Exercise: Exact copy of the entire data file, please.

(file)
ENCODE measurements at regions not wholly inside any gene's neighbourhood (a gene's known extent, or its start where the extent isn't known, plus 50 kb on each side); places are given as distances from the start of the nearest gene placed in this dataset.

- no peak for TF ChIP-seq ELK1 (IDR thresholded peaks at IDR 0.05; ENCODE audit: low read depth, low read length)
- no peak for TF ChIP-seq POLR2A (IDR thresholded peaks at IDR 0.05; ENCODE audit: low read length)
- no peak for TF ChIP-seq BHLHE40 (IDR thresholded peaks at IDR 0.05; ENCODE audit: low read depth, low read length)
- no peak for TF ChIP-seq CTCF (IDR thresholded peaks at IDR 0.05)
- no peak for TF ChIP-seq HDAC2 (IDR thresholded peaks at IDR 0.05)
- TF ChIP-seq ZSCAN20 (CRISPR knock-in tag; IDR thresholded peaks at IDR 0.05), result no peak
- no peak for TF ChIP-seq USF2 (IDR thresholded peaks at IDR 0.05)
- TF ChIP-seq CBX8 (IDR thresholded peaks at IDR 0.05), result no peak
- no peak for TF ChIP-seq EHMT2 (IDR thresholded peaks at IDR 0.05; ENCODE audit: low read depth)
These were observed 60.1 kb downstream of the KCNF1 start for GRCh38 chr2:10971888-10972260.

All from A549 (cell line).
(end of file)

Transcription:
ENCODE measurements at regions not wholly inside any gene's neighbourhood (a gene's known extent, or its start where the extent isn't known, plus 50 kb on each side); places are given as distances from the start of the nearest gene placed in this dataset.

- no peak for TF ChIP-seq ELK1 (IDR thresholded peaks at IDR 0.05; ENCODE audit: low read depth, low read length)
- no peak for TF ChIP-seq POLR2A (IDR thresholded peaks at IDR 0.05; ENCODE audit: low read length)
- no peak for TF ChIP-seq BHLHE40 (IDR thresholded peaks at IDR 0.05; ENCODE audit: low read depth, low read length)
- no peak for TF ChIP-seq CTCF (IDR thresholded peaks at IDR 0.05)
- no peak for TF ChIP-seq HDAC2 (IDR thresholded peaks at IDR 0.05)
- TF ChIP-seq ZSCAN20 (CRISPR knock-in tag; IDR thresholded peaks at IDR 0.05), result no peak
- no peak for TF ChIP-seq USF2 (IDR thresholded peaks at IDR 0.05)
- TF ChIP-seq CBX8 (IDR thresholded peaks at IDR 0.05), result no peak
- no peak for TF ChIP-seq EHMT2 (IDR thresholded peaks at IDR 0.05; ENCODE audit: low read depth)
These were observed 60.1 kb downstream of the KCNF1 start for GRCh38 chr2:10971888-10972260.

All from A549 (cell line).